• Thursday, July 18, 2024
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BusinessDay

UPDATED: Queues resurface as NNPC incurs $6bn petrol payment backlogs

Five steps to enhance fuel economy of your car

…International traders back out

…Marketers confirm drop in supply

Long queues are snaking back at petrol stations across Africa’s biggest economy, raising fresh concerns about shortages as the Nigerian National Petroleum Company Ltd (NNPC) struggles with a staggering $6 billion petrol payment backlog.

BusienssDay’s findings showed NNPC owes around $6 billion to international traders for imported petrol as traders said the state-owned company is taking more days to make payment instead of within 90 days.

According to Reuters, NNPC’s mounting debt, which includes overdue payments exceeding $4 billion-$5 billion for January imports alone as several international petrol suppliers have ceased participating in recent tenders.

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“The only reason traders are putting up with it is the $250,000 a month (per cargo) for late payment compensation,” one industry source told Reuters.

The payment delays underscore the creeping return of fuel subsidies – scrapped in May 2023 – that sap NNPC’s cash for imports and what it can send to President Bola Tinubu’s government.

At least two suppliers already stopped participating in recent tenders after hitting self-imposed debt exposure limits to Nigeria, the sources said, meaning they will not send more gasoline until they receive payments.

NNPC’s suppliers, including international traders like Vitol, Mercuria and Gunvor as well as Nigeria-based trading houses declined to be named because they are not authorised to speak to the media. The trading firms declined to comment.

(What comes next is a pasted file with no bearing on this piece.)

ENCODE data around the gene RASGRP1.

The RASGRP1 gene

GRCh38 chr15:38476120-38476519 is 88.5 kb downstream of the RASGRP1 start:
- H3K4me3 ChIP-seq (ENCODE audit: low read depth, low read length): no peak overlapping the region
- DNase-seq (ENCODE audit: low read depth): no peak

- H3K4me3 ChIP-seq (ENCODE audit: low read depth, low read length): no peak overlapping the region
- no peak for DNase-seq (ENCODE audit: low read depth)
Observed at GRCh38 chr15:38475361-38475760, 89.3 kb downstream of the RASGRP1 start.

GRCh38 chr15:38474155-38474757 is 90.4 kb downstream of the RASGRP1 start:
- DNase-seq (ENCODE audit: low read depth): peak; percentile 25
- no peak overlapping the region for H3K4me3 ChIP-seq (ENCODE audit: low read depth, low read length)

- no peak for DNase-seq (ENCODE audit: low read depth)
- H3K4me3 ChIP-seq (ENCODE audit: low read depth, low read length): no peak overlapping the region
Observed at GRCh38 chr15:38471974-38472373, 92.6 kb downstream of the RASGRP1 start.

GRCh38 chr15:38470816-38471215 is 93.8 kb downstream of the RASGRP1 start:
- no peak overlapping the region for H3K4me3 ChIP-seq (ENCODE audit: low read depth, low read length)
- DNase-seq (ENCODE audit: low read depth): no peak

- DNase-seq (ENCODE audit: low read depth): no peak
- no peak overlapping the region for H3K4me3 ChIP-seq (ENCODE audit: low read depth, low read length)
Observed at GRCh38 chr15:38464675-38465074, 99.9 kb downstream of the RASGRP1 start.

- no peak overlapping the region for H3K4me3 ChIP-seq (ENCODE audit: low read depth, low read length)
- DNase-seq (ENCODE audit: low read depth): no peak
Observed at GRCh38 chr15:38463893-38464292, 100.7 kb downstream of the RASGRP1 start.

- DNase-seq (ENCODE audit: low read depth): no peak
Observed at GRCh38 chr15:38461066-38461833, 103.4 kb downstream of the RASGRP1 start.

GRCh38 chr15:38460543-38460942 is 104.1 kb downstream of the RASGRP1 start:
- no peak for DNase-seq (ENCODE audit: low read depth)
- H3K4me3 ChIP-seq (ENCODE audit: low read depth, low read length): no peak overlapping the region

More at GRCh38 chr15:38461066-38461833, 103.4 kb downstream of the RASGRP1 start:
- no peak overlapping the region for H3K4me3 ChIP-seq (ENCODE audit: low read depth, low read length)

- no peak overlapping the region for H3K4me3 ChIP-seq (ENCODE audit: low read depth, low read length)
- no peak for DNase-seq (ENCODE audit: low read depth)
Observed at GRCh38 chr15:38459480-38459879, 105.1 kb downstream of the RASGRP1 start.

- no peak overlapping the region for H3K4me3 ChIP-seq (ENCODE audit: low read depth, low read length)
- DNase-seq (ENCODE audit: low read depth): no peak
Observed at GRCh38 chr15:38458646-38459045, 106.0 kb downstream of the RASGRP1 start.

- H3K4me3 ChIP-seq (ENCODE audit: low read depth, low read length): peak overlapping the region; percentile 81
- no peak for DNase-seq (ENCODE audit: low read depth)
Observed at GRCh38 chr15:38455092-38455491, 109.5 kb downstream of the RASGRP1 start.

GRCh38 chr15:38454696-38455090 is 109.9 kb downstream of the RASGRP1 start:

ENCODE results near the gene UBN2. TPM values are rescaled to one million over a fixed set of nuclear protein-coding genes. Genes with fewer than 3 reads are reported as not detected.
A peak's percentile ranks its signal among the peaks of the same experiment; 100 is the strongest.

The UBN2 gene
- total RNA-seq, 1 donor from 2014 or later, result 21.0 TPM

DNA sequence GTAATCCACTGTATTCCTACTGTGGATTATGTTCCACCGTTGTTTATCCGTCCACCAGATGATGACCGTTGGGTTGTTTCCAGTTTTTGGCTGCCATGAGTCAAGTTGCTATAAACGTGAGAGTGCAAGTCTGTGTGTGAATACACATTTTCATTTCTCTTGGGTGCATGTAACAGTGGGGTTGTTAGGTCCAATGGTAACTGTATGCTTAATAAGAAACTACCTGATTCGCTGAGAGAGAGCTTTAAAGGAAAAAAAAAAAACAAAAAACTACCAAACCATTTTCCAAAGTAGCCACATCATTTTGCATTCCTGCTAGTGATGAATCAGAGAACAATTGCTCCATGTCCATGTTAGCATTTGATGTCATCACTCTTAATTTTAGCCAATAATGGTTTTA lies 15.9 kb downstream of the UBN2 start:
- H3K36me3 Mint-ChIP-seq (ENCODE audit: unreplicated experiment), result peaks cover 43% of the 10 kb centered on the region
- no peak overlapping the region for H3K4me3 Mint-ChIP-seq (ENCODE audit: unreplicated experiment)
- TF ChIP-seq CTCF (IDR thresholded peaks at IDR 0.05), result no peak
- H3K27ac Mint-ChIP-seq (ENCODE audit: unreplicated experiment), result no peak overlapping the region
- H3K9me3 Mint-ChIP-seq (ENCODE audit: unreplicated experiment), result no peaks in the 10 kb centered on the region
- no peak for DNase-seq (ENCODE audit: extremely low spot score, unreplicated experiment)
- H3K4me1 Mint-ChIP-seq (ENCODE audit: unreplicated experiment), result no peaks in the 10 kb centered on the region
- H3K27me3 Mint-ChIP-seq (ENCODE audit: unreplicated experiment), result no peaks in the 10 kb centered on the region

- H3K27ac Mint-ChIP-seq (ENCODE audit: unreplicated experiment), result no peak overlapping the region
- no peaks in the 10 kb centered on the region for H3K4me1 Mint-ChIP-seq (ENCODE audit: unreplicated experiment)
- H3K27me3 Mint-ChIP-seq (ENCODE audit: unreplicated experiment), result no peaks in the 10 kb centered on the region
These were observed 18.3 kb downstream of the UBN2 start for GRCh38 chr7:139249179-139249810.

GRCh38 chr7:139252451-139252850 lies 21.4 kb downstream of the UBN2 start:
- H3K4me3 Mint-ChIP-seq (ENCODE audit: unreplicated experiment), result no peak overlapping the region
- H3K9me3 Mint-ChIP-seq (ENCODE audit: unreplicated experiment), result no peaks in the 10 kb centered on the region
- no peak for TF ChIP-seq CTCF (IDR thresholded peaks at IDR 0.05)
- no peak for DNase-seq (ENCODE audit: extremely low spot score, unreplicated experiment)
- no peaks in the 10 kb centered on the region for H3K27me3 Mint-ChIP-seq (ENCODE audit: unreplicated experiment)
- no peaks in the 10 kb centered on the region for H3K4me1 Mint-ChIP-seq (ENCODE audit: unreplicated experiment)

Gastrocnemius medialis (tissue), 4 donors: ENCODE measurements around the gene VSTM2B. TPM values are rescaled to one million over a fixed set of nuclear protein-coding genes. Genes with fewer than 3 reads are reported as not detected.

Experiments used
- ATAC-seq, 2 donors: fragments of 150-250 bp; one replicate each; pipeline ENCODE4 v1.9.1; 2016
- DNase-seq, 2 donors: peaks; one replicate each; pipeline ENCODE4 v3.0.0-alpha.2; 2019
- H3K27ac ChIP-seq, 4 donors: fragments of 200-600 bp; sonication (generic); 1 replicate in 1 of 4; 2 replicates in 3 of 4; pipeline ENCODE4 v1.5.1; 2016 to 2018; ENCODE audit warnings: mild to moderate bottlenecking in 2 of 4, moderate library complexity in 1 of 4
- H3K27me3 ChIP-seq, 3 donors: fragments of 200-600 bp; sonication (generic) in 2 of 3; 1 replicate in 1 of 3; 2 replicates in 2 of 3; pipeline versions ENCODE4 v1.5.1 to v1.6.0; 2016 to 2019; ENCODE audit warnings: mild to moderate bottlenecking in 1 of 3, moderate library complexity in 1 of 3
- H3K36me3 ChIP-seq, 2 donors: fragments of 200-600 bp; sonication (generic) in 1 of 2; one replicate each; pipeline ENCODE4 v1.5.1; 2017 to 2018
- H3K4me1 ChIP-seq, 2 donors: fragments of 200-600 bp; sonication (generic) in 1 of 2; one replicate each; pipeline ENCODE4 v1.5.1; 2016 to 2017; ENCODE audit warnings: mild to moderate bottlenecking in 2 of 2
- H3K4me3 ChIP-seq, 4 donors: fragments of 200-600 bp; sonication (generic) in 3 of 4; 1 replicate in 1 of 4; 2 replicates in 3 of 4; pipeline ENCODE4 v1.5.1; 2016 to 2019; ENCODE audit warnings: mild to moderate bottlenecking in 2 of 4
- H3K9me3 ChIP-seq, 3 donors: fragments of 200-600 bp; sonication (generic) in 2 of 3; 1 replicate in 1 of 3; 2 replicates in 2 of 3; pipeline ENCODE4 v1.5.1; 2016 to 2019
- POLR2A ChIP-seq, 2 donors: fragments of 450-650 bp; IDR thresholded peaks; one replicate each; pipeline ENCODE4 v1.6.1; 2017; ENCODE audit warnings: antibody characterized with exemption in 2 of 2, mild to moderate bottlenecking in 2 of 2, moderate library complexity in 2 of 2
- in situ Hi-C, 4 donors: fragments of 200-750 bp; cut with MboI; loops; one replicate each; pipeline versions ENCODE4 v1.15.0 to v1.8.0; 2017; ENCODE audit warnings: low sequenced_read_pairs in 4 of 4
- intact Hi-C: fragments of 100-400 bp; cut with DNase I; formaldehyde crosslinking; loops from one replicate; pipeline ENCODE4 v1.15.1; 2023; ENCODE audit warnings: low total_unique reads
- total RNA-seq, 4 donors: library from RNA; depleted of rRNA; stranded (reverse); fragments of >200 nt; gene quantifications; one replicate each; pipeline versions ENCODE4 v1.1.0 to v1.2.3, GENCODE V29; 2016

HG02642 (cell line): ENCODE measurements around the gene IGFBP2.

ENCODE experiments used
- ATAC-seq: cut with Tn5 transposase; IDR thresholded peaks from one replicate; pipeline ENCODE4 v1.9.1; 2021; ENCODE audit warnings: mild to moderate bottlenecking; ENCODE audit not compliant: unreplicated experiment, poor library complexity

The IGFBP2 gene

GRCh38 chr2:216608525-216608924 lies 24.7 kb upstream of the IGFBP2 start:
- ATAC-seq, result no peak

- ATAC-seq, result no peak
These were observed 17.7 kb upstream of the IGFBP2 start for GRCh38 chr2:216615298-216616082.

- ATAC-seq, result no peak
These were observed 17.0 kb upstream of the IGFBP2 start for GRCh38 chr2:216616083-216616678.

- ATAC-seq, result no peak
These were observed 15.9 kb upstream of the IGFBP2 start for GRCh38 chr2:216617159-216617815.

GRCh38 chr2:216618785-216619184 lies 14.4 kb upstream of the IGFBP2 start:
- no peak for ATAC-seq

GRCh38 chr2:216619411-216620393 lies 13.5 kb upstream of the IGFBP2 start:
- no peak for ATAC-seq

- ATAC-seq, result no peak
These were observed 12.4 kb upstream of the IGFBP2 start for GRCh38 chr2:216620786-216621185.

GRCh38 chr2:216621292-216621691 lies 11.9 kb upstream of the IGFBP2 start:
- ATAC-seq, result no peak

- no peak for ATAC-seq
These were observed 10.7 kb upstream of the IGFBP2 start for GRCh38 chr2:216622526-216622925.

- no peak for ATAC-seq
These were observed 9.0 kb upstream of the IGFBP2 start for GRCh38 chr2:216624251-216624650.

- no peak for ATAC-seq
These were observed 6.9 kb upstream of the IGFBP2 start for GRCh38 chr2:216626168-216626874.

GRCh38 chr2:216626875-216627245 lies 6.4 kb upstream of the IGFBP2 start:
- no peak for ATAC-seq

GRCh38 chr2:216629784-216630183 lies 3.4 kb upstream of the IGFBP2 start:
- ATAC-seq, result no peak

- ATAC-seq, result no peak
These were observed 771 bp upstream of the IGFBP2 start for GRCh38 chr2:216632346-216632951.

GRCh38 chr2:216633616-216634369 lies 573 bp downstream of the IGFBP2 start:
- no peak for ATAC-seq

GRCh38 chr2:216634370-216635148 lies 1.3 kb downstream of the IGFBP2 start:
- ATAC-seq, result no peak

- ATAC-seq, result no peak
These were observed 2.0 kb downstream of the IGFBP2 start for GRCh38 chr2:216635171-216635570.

BusinessDay’s findings showed traders thrive in risky environments, but they place limits on how much credit they allocate per trade to avoid too much exposure on one borrower. These limits vary by company based on their size and where they operate.

As a result, Nigeria’s tenders to buy petrol in June and July were smaller, traders told Reuters.

NNPC will import via tender about 850,000 tonnes in July, two of the sources said, down from the typical 1 million tonnes in previous months.

The above development means Nigerians are once again facing long queues and petrol scarcity across major cities, according to findings by BusinessDay.

Reports indicated that queues have reappeared in Lagos, Abuja, and other major cities across the country.

The scarcity has led to a spike in petrol prices, with some stations reportedly selling fuel as high as N780 per litre – a significant increase from NNPC’s retail price of N580.

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At the NNPC, where the product was sold at N580/litre, there were long queues of motorists who spent hours waiting and fighting one another to buy fuel. As a result, black marketers made brisk business selling to willing buyers at higher prices ranging from N700 to N900.